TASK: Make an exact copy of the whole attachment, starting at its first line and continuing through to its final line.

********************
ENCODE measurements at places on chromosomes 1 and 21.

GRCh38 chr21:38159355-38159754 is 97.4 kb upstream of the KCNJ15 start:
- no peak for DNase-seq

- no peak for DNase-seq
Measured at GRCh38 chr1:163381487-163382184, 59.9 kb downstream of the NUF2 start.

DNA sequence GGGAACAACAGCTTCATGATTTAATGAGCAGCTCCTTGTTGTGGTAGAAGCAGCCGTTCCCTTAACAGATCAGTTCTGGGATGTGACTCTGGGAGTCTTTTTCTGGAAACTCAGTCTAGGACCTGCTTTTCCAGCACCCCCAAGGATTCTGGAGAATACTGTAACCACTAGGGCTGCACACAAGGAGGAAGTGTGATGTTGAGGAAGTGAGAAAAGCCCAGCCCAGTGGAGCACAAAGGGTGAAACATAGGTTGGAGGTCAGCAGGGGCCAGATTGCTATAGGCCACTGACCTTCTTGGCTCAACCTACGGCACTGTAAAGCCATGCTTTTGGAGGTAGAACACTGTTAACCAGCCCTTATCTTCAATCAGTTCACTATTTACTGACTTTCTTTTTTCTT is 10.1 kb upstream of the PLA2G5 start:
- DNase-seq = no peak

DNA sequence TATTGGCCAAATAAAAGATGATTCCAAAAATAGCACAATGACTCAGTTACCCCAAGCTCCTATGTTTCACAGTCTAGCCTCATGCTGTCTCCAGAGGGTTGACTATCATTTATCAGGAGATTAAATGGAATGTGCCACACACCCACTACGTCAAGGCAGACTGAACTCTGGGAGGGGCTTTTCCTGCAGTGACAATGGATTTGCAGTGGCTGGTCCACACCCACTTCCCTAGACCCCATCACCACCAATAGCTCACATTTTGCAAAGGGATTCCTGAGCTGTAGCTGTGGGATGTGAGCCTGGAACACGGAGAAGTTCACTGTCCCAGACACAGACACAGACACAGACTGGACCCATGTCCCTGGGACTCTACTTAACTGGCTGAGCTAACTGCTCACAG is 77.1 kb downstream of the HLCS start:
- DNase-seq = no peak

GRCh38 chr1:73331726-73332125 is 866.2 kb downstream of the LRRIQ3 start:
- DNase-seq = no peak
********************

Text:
ENCODE measurements at places on chromosomes 1 and 21.

GRCh38 chr21:38159355-38159754 is 97.4 kb upstream of the KCNJ15 start:
- no peak for DNase-seq

- no peak for DNase-seq
Measured at GRCh38 chr1:163381487-163382184, 59.9 kb downstream of the NUF2 start.

DNA sequence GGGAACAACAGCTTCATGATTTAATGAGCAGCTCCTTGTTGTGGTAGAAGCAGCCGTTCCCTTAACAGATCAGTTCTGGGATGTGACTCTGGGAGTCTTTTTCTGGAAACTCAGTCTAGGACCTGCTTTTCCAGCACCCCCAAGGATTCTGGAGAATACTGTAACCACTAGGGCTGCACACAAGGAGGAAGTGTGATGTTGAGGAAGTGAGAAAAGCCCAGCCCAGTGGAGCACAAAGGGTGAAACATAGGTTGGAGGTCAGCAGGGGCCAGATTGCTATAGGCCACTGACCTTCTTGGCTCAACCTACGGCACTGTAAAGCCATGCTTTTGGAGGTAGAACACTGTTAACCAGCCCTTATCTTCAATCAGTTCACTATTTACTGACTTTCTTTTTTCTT is 10.1 kb upstream of the PLA2G5 start:
- DNase-seq = no peak

DNA sequence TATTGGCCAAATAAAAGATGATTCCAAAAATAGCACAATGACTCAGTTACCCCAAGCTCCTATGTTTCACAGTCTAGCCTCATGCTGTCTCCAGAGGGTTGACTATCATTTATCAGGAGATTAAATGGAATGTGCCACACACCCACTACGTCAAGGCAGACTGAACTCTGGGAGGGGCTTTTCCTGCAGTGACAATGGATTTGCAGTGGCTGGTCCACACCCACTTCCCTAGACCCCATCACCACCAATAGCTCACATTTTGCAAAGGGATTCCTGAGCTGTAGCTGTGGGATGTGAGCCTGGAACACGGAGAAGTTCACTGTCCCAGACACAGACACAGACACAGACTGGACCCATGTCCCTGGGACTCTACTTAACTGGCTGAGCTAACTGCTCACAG is 77.1 kb downstream of the HLCS start:
- DNase-seq = no peak

GRCh38 chr1:73331726-73332125 is 866.2 kb downstream of the LRRIQ3 start:
- DNase-seq = no peak